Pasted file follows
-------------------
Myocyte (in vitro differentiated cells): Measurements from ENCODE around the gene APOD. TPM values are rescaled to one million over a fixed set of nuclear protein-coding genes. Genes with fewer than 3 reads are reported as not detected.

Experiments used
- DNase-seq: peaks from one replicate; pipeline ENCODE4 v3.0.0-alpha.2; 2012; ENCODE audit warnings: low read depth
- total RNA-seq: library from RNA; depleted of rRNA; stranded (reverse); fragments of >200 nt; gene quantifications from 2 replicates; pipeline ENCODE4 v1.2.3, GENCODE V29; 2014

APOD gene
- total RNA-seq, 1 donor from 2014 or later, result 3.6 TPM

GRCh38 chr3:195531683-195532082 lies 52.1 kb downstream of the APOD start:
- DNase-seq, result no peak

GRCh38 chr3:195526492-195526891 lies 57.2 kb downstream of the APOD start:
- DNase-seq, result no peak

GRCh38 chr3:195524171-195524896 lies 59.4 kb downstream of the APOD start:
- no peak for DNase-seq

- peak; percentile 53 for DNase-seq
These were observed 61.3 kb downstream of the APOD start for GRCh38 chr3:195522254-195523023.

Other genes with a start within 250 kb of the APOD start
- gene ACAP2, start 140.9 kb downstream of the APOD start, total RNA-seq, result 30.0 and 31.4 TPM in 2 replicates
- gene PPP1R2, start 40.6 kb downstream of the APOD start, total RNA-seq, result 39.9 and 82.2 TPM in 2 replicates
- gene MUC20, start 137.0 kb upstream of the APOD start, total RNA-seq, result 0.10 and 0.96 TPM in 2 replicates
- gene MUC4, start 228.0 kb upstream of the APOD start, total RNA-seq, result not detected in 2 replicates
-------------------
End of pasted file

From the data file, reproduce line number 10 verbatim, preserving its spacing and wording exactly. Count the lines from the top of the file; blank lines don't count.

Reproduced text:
- DNase-seq, result no peak